Now, going back to the bezels, make sure that the solder flowed all the way around the bottom of the bezel then trim the excess metal away. Now carefully use your file and follow the curve around until the side of the bezel is smooth and the seam near the back sheet completely disappears. You can also use your sand paper to really clean it up and make sure there are no scratches. The cleaner you can get it to look now, the more professional your piece will look when its done.

Size all of the shanks using the leather mallet to stretch them around a mandrel and make sure they all fit together on the same finger. When getting ready to solder the shanks to the bezels use a third arm to hold the shank parallel above the bezel and solder it slightly off-center. This will help to make them overlap nicely next to one another.

Once you get all the shanks attached, check the heights of all your stones and add either a wire/sheet bezel or small circle of silver until all the stones are lifted evenly. When you finish getting each lifted to the correct position, your ready to put in the stone and use the rocker pusher to set the stone. Make sure to hold down the stone from the top and push in the sides of the bezel from a 45 degree angle. Work the opposites until the bezel is tightly pushed against the stone and there is no wiggling of the stone. Once the stones are set you have the choice to make the silver super shiny by polishing it on the trip-o-lee and rouge. And there ya go.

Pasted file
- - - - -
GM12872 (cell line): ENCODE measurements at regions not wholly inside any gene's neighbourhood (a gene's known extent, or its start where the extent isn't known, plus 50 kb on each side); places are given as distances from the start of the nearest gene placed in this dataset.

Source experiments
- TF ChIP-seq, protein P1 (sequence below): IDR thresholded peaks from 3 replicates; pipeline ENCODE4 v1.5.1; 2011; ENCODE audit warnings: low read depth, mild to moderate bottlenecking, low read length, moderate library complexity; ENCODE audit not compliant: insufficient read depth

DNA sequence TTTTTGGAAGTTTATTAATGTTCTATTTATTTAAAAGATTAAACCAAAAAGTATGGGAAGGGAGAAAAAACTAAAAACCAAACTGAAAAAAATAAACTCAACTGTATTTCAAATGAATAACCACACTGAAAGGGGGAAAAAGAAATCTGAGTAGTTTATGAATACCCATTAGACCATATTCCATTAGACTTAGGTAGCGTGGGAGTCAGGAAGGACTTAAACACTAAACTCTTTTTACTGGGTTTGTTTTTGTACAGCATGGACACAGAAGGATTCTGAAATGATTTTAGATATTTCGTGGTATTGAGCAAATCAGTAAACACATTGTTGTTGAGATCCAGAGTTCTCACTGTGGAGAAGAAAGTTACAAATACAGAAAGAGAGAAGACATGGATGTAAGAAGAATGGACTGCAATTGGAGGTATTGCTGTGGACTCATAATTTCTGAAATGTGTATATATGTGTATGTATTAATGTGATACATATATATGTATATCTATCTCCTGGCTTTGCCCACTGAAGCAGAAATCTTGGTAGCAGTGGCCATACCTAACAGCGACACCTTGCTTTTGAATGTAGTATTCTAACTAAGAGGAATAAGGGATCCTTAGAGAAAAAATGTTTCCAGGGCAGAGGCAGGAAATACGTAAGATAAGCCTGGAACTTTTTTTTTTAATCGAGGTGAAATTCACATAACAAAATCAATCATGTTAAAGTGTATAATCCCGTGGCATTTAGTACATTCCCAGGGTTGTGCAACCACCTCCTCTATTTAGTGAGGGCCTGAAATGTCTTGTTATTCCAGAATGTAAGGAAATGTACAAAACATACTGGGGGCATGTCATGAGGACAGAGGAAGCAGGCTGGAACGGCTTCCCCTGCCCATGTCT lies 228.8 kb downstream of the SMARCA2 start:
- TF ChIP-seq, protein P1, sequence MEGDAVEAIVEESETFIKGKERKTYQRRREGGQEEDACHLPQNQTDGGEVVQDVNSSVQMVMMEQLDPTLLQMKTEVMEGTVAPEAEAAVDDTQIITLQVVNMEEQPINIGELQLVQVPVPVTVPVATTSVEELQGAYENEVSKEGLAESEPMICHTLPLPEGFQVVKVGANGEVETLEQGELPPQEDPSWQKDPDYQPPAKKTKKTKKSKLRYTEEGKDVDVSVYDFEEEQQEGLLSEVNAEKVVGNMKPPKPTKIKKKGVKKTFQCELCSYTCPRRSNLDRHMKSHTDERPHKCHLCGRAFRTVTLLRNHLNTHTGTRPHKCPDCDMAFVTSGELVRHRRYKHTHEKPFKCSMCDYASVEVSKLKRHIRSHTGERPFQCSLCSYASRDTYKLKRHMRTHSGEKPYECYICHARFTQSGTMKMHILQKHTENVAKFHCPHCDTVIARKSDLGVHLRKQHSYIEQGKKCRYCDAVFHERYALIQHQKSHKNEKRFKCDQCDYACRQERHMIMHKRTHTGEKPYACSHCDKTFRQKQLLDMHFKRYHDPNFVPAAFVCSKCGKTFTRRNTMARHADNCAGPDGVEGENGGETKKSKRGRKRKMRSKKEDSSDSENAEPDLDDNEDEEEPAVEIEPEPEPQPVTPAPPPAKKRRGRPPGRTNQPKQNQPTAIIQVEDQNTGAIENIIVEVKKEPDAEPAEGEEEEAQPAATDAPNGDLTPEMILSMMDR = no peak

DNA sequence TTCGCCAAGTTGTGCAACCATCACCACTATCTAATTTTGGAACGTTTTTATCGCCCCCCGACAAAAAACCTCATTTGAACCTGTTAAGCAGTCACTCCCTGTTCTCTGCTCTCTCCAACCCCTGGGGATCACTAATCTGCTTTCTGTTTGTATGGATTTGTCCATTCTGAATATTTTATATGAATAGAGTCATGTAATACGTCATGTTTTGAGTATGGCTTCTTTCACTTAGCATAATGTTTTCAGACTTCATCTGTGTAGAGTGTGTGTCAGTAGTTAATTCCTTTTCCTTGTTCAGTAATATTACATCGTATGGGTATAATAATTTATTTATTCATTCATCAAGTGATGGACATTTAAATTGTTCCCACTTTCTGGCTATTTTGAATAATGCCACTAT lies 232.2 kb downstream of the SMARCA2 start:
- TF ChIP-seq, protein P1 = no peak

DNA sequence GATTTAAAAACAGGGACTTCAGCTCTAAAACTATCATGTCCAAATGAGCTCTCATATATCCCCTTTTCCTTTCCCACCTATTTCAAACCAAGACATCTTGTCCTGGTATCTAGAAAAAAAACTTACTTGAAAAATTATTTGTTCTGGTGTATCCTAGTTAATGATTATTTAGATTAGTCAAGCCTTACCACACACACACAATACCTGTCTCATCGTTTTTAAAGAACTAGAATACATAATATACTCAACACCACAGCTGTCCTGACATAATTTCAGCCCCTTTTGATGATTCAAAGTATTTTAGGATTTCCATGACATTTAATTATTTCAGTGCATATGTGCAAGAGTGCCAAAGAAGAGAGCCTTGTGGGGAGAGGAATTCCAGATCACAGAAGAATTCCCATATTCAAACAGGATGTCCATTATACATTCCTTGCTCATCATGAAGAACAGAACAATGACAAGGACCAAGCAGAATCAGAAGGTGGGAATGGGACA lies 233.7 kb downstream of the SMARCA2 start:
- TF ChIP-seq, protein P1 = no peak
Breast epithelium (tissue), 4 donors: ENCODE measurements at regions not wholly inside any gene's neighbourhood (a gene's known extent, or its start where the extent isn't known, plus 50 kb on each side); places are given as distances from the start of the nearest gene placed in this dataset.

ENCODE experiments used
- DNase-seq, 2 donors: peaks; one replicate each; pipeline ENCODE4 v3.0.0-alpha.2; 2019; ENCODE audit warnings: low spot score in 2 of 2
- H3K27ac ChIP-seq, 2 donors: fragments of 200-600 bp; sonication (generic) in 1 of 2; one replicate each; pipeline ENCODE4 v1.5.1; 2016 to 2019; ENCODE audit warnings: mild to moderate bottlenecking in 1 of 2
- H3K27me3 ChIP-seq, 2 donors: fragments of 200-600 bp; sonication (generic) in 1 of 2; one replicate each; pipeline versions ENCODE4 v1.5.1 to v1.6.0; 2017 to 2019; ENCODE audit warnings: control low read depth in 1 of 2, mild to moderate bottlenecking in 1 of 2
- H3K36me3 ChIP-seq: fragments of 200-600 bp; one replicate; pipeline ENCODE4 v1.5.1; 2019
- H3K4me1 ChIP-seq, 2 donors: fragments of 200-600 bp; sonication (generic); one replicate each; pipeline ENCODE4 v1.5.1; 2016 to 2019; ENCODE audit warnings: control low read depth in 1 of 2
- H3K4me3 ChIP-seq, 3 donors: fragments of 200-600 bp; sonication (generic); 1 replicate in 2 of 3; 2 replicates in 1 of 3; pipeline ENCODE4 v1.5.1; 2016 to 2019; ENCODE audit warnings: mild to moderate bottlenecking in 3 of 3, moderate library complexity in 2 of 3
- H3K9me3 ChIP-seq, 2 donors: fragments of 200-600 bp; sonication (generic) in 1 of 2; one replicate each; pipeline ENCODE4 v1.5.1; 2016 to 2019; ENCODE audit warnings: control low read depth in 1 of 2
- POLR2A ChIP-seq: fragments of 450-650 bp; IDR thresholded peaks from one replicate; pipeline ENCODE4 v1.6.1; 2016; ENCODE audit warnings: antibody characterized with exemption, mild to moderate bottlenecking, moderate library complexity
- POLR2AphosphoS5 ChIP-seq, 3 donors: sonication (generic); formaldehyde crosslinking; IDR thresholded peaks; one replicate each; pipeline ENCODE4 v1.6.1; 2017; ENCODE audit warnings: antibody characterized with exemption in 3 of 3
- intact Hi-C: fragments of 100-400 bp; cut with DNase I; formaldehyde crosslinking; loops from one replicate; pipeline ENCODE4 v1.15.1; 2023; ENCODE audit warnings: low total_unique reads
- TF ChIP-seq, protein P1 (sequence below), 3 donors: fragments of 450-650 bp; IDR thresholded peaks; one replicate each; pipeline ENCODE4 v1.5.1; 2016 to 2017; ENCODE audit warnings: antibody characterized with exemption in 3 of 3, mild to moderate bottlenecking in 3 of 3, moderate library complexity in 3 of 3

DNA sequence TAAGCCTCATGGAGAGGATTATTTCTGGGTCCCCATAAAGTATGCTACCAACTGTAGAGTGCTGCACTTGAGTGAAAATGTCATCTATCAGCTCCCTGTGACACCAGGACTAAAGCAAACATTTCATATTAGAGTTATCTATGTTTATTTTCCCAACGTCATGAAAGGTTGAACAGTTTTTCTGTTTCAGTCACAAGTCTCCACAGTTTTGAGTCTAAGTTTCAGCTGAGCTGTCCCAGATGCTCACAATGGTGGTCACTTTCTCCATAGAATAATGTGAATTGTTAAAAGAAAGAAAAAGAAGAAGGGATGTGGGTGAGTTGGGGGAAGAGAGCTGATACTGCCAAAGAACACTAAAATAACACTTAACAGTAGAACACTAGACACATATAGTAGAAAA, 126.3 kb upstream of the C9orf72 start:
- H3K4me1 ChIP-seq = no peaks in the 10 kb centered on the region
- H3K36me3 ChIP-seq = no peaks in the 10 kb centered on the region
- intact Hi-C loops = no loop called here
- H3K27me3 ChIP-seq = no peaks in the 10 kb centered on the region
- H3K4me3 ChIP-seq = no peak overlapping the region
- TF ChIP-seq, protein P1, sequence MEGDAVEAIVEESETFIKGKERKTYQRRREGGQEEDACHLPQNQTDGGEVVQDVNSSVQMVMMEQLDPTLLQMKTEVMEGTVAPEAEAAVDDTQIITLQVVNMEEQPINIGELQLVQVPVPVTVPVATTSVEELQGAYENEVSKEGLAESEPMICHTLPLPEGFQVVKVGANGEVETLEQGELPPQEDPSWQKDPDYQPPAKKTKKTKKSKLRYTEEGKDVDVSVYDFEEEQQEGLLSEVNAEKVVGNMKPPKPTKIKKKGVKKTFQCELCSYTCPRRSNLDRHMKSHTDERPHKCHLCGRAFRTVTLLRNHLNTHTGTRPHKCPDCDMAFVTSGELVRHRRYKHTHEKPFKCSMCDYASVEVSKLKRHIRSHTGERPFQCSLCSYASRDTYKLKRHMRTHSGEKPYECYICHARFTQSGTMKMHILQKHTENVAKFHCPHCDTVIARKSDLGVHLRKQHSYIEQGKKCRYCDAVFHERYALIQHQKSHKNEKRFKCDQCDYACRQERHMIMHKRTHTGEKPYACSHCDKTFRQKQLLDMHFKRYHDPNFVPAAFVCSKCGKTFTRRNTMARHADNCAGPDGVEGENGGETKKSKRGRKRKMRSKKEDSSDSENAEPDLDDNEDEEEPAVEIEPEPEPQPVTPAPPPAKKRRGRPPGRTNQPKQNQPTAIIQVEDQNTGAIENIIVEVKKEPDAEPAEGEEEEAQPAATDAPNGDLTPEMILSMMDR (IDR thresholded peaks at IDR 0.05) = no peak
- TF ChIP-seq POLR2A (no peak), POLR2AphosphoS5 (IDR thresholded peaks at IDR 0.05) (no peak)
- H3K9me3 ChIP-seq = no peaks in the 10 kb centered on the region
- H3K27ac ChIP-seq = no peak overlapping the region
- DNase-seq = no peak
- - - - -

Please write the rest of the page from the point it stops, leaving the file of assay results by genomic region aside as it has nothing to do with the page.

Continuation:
Please remember that any tips I give are from my own experience and are what I’ve found to work best for me. There are many ways to accomplish the same thing, so find the techniques that work best for you. Trial and error, the error some more. The best learning experiences are most likely the hardest ones that you mess up on the most! I probably won’t be taking you step by step through every project that I do, but felt it necessary with this first project since it involves the basics. Throughout this blog I hope to bring you on my journey as I challenge myself with new creative pieces of jewelry and repeating past projects. I will bring you along with my experiences as I begin to teach because I’m anticipating that not only will I learn from my own projects, but will learn even more while going through the experiences of others. Much to look forward to. Hope you enjoy taking the journey with me.

Vonya Jayne